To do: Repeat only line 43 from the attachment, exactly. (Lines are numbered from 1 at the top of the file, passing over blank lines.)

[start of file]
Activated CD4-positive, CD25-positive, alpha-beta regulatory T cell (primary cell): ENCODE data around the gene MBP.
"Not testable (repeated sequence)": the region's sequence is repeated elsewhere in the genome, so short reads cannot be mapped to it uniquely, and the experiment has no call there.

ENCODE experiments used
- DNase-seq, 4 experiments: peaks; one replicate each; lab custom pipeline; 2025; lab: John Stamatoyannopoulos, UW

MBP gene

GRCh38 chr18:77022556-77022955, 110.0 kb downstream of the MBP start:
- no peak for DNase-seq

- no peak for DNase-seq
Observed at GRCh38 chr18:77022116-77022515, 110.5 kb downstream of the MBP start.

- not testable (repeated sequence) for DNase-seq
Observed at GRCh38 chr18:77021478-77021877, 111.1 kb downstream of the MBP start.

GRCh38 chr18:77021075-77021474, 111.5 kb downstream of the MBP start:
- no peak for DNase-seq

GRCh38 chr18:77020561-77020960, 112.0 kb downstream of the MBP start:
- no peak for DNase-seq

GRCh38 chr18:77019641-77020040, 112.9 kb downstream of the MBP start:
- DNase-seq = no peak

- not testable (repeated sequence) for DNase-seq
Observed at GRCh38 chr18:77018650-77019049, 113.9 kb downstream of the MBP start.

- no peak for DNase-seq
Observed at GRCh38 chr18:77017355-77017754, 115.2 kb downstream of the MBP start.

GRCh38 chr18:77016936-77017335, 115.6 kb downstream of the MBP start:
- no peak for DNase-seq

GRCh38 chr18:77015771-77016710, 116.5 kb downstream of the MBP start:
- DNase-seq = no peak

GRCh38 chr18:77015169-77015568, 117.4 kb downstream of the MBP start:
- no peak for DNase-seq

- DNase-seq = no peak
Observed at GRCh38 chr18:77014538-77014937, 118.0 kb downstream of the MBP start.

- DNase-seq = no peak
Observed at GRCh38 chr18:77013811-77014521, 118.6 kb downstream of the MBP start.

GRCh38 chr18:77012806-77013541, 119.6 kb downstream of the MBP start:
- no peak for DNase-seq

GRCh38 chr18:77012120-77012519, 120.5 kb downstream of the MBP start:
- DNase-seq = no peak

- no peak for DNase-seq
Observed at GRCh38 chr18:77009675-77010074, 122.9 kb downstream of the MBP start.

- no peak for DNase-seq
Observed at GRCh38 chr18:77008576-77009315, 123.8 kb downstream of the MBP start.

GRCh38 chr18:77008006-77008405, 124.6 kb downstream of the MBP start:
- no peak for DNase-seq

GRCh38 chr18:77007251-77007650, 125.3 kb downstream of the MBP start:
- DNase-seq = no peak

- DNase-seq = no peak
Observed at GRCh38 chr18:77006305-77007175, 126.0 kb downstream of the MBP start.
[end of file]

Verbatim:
- DNase-seq = no peak